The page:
It’s ironic that The Guardian, a newspaper that â€“ alongside its Sunday sibling, The Observer â€“ has helped normalise transphobia in the UK, has published one of the best pieces I’ve read on the effects of transphobia in the UK. It’s an extract from Shon Faye’s forthcoming book, The Trans Issue, and I can think of many journalists who should read it and feel deeply ashamed and regretful. They won’t, but they should.
What’s striking about Faye’s book is that in stark contrast to the recent rash of books claiming to be definitive guides to “the trans issue”, Faye went out and talked to people: trans people, parents of trans people, specialists of all kinds. Existing books haven’t done that, preferring instead to rely on anti-trans obsessives: one recent book, Helen Joyce’s Trans, cites ludicrous pricks Graham Linehan and Stuart “Wings” Campbell as legitimate sources (in a very small list of citations) and appears to have swallowed Jennifer Bilek’s antisemitic conspiracy theories wholesale.
The reason anti-trans writers don’t talk to trans kids, parents of trans kids and specialists is because they would encounter uncomfortable truths: a great deal of what they write about trans people is bullshit.
A good example of that is the claim that children are being “transed” because their parents are homophobic and would rather have a trans child than a gay one. It’s a pretty good indicator that the person telling you this hasn’t talked to any parents of trans children, let alone children themselves: they’re sitting in front of a laptop with their friends, telling each other scary stories about the sinister transes.
Parents who decide to support a child in their wish to transition and live socially in a different gender are still usually regarded as controversial by much of the population. This can range from schoolgate whispers and pointed questions at best, to outright accusations of child abuse or Munchausen syndrome by proxy at worst. Some parents even fear losing their children because of misguided intervention by authorities.
It is much, much harder to be the parent of a trans child than the parent of a gay or lesbian child now. Here’s what happened when one child’s parents wrote a letter to other parents at their child’s nursery.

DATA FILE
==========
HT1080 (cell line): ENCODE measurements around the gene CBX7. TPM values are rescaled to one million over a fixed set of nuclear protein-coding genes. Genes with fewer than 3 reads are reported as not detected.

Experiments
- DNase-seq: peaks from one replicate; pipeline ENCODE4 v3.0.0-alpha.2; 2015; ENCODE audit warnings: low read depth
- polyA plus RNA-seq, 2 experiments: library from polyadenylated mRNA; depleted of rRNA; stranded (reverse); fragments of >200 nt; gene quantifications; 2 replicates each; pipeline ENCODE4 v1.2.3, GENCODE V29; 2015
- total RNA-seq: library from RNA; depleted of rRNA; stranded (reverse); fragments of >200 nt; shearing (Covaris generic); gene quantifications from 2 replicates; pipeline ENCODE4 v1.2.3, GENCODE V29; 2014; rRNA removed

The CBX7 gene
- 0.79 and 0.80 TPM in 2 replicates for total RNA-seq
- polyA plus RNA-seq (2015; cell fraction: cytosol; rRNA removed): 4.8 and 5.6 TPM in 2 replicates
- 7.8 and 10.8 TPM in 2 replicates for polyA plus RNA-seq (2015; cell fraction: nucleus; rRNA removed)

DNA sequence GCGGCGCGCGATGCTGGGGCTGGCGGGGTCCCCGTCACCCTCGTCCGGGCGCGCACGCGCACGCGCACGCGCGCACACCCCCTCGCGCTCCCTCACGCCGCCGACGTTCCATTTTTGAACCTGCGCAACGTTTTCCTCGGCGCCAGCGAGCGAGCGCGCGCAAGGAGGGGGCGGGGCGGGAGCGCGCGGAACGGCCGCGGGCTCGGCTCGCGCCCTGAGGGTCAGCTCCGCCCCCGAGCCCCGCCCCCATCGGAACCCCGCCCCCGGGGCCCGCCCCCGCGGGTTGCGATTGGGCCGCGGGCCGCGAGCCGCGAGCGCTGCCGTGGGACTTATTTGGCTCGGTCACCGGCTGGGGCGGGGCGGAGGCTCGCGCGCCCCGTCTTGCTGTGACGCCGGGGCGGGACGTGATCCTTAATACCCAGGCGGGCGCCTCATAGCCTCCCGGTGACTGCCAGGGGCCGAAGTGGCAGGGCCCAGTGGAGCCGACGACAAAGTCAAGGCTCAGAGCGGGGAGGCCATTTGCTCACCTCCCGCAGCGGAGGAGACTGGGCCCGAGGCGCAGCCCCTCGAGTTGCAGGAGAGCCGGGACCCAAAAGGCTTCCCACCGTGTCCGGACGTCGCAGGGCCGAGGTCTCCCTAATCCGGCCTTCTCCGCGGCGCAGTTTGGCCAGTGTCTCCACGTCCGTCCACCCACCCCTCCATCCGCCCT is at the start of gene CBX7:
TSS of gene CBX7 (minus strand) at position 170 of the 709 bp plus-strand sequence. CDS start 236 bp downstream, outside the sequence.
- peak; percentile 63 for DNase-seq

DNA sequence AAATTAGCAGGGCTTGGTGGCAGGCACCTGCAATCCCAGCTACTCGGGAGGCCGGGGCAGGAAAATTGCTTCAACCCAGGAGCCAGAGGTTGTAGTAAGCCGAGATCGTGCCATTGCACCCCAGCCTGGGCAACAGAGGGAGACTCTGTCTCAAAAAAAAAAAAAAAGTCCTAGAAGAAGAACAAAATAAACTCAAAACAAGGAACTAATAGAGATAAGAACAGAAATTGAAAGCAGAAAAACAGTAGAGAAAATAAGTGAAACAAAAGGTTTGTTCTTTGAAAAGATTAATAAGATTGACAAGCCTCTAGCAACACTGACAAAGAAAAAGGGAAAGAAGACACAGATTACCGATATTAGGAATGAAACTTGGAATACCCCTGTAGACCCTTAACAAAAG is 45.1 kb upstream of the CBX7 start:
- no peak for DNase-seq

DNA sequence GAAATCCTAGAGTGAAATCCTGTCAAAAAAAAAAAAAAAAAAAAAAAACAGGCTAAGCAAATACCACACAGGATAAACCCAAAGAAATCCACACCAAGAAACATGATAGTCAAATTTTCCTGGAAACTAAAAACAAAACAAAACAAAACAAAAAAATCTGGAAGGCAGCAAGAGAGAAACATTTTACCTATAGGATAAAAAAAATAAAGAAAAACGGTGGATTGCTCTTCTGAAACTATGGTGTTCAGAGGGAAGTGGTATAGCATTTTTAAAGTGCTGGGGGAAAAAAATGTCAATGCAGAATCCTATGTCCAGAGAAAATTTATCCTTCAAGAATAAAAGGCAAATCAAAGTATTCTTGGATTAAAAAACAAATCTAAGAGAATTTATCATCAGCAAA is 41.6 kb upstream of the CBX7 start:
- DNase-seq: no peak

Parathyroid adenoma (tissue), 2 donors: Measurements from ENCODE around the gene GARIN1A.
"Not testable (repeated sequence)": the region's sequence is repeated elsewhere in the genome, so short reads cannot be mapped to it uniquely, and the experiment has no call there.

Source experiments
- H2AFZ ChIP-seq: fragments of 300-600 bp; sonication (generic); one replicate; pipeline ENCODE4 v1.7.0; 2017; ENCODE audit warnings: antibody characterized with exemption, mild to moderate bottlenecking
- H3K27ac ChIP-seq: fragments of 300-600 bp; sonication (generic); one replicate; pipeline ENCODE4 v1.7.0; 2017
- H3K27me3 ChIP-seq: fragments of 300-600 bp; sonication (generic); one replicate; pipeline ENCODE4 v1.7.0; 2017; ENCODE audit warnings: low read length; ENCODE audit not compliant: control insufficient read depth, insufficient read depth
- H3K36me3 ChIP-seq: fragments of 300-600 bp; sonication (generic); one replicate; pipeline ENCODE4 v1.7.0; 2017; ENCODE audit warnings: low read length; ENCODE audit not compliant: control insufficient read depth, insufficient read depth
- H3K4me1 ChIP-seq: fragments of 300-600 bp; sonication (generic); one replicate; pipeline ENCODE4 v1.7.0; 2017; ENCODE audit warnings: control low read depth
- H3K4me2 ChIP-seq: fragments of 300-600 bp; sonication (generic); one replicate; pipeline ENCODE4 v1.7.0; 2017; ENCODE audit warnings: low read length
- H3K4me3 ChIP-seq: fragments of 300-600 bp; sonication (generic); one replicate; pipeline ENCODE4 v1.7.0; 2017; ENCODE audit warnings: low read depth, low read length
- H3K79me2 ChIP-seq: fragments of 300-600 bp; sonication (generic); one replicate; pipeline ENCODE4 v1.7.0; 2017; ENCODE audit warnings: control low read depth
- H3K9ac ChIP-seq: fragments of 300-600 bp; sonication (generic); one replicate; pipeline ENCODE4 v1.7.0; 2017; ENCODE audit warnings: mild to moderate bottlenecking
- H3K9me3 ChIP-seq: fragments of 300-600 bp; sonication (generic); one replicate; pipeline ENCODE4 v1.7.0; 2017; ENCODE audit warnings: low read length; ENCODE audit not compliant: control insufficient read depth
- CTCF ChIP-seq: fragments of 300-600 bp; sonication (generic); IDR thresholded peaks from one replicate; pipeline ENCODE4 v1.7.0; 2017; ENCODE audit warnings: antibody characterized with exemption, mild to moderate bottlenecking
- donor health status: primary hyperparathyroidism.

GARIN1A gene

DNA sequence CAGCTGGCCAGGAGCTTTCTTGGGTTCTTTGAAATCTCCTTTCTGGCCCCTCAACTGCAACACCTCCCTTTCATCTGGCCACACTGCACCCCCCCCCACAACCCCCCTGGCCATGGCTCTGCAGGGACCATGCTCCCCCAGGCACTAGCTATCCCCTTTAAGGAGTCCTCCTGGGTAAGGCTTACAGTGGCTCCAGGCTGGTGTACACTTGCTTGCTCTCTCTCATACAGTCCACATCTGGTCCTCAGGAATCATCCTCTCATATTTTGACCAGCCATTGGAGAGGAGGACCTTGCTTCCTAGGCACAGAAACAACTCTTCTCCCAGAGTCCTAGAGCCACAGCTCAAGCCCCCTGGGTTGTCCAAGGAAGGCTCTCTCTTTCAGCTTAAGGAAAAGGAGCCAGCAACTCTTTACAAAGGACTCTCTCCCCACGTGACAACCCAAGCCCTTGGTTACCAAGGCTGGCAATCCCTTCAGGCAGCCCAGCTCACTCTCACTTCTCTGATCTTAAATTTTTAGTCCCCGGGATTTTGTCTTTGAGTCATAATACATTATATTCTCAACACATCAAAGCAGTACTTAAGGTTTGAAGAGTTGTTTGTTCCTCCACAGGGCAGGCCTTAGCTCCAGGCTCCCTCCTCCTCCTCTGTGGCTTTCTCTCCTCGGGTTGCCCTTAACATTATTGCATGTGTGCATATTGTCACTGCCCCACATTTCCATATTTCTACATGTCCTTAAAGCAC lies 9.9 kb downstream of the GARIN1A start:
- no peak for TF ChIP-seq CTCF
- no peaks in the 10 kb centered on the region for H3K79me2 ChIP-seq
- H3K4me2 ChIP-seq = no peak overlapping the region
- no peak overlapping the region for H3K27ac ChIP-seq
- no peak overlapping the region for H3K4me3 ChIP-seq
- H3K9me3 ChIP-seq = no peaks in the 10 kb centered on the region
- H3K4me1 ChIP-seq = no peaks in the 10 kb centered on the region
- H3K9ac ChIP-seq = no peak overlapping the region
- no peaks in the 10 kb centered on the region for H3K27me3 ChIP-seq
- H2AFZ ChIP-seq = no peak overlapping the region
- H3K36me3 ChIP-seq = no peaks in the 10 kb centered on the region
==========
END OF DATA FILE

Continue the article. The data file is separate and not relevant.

The initial positive responses to their letter gave way to hostility, as they found themselves confronted by parents who said they were doing the wrong thing. â€œThe responses that hurt were where people thought that their child could be confused and/or that our child was contagious. So people stopped their kid hanging out with ours, or quit some of the groups that she was part of.â€ Kate recalled how people pulled their children out of the swimming lessons and gym club that Alex attended: â€œWe had people ask to be put in a different class, saying, â€˜My child canâ€™t be around a trans child or a confused child.â€™â€
Another claim is that coming out as trans gives kids at school special status, an excuse for bad behaviour, special privileges.
research reveals that the reality for trans pupils in British schools is starkly different: 33% of trans pupils are not able to be known by their preferred name at school; 58% are not allowed to use the toilets in which they feel comfortable. Horrifyingly, almost one in 10 trans young people have received a death threat while at school. Rather than being indulged or given special treatment, the stark truth is that many trans children are receiving little institutional support and, in some cases, are explicitly discouraged from being fully themselves at school.
The moral panic surrounding trans children and their families not only obscures the bullying and exclusion trans kids already face, but actively encourages it.
It’s a pity that the people who should read and reflect on this won’t.